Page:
Tone, as I’ve mentioned before, can be a tricky thing. On the subject of plot, David Mamet writes: “Turn the thing around in the last two minutes, and you can live quite nicely. Turn it around in the last ten seconds and you can buy a house in Bel Air.” And if you can radically shift tones within a single story and still keep the audience on board, you can end up with even more. If you look at the short list of the most exciting directors around—Paul Thomas Anderson, David O. Russell, Quentin Tarantino, David Fincher, the Coen Brothers—you find that what most of them have in common is the ability to alter tones drastically from scene to scene, with comedy giving way unexpectedly to violence or pathos. (A big exception here is Christopher Nolan, who seems happiest when operating within a fundamentally serious tonal range. It’s a limitation, but one we’re willing to accept because Nolan is so good at so many other things. Take away those gifts, and you end up with Transcendence.) Tonal variation may be the last thing a director masters, and it often only happens after a few films that keep a consistent tone most of the way through, however idiosyncratic it may be. The Coens started with Blood Simple, then Raising Arizona, and once they made Miller’s Crossing, they never had to look back.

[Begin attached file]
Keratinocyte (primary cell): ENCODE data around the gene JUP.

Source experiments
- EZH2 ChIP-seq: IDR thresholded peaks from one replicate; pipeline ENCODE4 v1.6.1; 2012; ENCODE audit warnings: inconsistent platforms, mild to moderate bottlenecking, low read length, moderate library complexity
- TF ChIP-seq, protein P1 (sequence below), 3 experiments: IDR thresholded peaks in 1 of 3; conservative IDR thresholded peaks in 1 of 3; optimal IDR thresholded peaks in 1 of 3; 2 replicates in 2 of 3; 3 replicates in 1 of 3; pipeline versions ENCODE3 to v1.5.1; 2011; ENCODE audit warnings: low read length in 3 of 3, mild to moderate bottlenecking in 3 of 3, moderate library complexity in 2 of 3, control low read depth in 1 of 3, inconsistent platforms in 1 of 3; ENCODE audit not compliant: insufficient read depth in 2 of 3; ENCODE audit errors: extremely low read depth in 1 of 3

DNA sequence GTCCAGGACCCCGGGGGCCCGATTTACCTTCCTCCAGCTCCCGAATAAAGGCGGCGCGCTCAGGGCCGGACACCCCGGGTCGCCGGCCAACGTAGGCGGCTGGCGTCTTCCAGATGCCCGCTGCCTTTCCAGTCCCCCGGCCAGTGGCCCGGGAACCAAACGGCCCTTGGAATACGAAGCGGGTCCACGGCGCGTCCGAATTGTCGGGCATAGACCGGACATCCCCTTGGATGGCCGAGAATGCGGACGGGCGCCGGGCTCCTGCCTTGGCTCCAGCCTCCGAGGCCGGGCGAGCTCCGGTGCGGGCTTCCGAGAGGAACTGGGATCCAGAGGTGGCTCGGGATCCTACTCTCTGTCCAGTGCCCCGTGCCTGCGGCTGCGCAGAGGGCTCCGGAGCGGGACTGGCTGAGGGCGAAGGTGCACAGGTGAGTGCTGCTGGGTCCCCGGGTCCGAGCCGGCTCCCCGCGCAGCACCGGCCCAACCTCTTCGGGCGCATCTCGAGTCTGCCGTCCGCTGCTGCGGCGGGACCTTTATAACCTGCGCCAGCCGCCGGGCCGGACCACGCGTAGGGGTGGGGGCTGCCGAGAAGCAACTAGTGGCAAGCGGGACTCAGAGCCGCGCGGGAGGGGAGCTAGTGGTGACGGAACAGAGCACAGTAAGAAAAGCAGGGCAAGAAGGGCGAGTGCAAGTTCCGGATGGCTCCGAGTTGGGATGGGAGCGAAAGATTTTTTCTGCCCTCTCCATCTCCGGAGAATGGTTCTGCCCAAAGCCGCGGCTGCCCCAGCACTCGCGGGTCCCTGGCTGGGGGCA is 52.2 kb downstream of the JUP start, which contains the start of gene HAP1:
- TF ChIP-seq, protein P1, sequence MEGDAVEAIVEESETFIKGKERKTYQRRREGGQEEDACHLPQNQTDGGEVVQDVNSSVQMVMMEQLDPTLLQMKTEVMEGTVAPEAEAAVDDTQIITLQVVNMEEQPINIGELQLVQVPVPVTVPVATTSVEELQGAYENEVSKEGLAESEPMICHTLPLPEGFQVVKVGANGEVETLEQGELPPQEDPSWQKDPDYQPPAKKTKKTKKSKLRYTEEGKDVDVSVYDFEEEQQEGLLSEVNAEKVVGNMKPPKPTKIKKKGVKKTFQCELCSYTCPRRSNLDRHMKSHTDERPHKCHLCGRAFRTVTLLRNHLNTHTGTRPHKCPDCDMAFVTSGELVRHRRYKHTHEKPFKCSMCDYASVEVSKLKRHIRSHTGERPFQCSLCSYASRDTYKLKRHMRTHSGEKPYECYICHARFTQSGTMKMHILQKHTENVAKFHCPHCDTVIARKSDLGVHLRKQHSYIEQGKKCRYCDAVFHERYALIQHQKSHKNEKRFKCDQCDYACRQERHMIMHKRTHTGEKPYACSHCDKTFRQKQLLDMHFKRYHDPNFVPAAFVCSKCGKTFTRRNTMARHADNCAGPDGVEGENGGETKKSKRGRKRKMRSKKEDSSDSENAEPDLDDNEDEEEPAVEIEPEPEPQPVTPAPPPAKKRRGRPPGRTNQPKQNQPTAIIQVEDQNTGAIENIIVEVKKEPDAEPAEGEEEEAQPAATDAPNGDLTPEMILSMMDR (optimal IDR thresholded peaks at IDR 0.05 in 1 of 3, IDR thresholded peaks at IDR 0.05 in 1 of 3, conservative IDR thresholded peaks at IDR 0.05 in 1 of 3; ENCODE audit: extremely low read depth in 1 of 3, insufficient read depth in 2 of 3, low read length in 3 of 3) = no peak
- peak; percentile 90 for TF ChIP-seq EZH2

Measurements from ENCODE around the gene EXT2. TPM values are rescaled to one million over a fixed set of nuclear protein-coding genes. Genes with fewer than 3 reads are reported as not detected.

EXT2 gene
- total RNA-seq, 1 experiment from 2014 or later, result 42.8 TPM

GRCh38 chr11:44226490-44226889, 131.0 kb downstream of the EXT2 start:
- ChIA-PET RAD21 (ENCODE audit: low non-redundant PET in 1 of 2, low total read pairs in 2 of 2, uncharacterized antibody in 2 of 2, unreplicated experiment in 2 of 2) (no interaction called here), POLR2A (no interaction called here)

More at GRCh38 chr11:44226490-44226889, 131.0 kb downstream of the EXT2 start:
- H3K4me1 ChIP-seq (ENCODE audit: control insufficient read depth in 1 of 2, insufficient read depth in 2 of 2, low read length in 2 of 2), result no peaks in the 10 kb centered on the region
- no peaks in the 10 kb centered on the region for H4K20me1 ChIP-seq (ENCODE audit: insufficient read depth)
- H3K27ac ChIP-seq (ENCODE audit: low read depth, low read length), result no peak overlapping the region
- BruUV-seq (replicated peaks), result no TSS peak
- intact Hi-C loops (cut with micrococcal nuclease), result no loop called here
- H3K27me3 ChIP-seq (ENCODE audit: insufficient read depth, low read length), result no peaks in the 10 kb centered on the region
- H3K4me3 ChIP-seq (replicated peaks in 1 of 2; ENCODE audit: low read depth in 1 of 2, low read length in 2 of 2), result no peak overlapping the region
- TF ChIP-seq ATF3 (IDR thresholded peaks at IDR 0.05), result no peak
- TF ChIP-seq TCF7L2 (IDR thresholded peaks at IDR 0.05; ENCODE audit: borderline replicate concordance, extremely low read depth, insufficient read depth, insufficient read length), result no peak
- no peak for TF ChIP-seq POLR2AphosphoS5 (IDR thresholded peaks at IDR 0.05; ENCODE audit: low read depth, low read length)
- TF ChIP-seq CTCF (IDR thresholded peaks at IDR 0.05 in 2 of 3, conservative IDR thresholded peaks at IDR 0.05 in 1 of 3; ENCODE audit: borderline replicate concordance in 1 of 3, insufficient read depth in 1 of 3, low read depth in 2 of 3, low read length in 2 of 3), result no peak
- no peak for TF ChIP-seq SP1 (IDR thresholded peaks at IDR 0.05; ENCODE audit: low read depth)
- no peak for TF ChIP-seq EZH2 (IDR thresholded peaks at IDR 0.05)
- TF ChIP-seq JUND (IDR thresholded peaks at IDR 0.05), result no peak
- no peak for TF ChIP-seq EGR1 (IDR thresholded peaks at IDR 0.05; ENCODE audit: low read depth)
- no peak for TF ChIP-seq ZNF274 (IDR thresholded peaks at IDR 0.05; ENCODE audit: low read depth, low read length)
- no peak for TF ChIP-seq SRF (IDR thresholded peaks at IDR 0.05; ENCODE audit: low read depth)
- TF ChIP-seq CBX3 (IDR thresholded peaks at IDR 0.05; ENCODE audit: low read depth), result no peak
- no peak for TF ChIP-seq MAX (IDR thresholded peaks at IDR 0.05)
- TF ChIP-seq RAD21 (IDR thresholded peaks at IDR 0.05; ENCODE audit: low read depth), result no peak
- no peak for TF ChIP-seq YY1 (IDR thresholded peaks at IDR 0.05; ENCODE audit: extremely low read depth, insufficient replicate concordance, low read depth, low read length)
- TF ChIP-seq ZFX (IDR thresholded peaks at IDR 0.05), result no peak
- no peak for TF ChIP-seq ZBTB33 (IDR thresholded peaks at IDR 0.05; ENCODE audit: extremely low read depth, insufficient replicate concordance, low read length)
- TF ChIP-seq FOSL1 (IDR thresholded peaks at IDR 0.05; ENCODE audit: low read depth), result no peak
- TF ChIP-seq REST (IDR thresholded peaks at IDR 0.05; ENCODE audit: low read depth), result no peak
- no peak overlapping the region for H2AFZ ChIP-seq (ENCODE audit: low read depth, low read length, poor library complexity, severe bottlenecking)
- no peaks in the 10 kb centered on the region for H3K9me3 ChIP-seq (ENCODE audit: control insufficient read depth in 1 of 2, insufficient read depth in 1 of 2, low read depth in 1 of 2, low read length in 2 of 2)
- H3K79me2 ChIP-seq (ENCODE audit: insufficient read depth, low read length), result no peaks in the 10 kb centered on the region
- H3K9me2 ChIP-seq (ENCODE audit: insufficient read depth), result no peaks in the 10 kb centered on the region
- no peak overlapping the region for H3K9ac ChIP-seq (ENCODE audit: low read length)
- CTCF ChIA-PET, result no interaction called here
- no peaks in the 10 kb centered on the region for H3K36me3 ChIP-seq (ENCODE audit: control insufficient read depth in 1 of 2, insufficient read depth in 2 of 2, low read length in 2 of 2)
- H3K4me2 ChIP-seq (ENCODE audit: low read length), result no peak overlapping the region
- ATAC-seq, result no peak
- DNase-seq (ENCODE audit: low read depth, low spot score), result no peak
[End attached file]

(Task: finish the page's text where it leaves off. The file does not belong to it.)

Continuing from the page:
The trouble with tone is that it imposes tremendous switching costs on the audience. As Tony Gilroy points out, during the first ten minutes of a movie, a viewer is making a lot of decisions about how seriously to take the material. Each time the level of seriousness changes gears, whether upward or downward, it demands a corresponding moment of consolidation, which can be exhausting. For a story that runs two hours or so, more than a few shifts in tone can alienate viewers to no end. You never really know where you stand, or whether you’ll be watching the same movie ten minutes from now, so your reaction is often how Roger Ebert felt upon watching Pulp Fiction for the first time: “Seeing this movie last May at the Cannes Film Festival, I knew it was either one of the year’s best films, or one of the worst.” (The outcome is also extremely subjective. I happen to think that Vanilla Sky is one of the most criminally underrated movies of the last two decades—few other mainstream films have accommodated so many tones and moods—but I’m not surprised that so many people hate it.) It also annoys marketing departments, who can’t easily explain what the movie is about; it’s no accident that one of the worst trailers I can recall was for In Bruges, which plays with tone as dexterously as any movie in recent memory.